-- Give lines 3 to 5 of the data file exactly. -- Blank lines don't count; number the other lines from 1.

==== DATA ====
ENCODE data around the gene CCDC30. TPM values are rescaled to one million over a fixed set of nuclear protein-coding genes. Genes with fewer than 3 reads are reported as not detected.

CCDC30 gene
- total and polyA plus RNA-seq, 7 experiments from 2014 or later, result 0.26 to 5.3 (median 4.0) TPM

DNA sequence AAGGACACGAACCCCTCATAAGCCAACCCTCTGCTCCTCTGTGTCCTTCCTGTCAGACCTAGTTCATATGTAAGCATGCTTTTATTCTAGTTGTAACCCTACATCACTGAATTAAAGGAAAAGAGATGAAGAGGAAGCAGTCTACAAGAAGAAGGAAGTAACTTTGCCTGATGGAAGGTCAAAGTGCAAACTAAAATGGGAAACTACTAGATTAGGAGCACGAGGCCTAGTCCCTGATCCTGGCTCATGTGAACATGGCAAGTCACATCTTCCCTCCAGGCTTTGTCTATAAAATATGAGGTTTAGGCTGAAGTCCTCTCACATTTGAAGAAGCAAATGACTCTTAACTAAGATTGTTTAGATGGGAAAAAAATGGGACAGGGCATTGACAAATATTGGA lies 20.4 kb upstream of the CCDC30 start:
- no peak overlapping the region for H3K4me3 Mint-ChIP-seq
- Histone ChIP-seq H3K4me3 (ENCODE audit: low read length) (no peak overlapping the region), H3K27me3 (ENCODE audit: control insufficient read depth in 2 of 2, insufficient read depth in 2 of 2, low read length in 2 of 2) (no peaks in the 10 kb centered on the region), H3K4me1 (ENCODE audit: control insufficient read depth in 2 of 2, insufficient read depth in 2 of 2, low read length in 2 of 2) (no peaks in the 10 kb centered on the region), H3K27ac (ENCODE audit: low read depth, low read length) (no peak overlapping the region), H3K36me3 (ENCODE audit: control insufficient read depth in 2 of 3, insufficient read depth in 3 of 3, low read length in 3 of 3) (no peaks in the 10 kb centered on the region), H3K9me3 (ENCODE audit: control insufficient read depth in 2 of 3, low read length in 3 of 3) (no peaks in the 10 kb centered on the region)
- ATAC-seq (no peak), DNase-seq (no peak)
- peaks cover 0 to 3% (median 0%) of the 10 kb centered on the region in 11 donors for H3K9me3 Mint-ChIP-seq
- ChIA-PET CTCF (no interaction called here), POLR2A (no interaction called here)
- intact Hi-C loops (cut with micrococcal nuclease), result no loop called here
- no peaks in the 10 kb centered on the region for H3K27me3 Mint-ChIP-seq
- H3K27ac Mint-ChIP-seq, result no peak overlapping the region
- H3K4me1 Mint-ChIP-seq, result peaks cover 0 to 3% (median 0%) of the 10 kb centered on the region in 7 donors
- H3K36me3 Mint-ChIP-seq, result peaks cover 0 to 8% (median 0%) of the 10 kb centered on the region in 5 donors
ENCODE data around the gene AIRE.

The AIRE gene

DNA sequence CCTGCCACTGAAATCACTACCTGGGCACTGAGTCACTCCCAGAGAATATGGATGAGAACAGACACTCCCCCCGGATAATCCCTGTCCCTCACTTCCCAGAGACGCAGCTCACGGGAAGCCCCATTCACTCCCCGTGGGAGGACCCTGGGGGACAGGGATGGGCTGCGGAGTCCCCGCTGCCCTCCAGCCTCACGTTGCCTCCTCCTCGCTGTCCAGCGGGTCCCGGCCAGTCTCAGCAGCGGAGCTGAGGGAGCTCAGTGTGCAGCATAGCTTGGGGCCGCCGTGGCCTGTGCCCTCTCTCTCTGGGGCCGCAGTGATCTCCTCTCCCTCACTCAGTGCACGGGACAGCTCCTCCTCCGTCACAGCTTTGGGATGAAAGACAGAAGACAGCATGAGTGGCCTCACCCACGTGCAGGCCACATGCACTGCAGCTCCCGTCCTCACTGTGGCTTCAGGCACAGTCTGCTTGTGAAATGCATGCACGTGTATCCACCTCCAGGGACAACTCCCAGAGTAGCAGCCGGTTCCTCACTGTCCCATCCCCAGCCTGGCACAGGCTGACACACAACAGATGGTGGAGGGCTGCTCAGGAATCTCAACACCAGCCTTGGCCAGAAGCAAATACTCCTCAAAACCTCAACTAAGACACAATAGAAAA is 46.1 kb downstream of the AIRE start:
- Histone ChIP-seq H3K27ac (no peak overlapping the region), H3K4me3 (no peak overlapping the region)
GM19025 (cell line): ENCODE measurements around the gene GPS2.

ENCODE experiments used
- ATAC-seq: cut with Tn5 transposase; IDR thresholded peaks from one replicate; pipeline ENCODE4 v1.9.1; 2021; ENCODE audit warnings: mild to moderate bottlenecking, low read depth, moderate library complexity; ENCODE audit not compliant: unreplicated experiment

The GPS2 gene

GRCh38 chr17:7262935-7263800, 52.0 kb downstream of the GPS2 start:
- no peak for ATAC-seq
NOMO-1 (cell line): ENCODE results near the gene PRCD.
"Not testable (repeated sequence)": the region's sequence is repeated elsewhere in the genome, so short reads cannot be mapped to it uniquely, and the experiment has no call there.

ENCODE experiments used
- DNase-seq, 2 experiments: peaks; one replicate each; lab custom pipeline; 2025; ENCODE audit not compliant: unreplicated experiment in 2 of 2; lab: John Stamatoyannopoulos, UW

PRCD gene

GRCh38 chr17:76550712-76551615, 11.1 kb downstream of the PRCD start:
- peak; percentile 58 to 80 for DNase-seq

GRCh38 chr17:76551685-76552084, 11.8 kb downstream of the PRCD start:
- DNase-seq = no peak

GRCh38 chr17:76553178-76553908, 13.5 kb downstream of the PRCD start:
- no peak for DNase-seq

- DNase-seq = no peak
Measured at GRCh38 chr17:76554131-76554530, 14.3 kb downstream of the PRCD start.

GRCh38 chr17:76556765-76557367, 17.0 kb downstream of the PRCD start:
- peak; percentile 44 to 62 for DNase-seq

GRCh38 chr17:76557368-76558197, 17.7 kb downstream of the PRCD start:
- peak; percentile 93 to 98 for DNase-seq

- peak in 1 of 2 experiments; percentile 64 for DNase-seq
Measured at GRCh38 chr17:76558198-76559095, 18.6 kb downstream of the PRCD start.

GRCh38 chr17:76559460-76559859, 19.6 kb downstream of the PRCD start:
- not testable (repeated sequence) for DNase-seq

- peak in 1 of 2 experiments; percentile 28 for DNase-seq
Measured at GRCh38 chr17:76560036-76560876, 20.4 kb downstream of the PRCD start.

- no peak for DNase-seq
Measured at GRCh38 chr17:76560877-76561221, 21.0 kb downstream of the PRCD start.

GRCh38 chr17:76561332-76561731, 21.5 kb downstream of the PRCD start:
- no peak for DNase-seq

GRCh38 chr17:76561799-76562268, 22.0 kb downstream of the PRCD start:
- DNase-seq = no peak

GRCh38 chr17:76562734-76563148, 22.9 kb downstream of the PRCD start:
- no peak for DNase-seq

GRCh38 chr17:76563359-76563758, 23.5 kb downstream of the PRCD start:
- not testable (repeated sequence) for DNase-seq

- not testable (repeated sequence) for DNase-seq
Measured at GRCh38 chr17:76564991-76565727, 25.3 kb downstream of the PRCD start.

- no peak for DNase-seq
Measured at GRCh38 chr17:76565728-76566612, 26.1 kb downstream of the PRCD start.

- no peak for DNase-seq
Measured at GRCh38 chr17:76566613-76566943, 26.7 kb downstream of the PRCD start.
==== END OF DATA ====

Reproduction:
- total and polyA plus RNA-seq, 7 experiments from 2014 or later, result 0.26 to 5.3 (median 4.0) TPM

DNA sequence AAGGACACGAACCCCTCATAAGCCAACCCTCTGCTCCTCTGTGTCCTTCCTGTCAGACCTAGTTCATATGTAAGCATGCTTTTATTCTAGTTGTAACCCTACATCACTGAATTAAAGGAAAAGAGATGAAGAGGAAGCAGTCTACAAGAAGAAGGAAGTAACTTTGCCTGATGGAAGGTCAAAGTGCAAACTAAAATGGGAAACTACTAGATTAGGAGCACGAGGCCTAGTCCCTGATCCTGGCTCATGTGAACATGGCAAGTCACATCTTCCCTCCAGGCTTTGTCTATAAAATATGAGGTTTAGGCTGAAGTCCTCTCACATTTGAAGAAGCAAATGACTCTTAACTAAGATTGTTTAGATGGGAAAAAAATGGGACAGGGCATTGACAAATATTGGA lies 20.4 kb upstream of the CCDC30 start:
- no peak overlapping the region for H3K4me3 Mint-ChIP-seq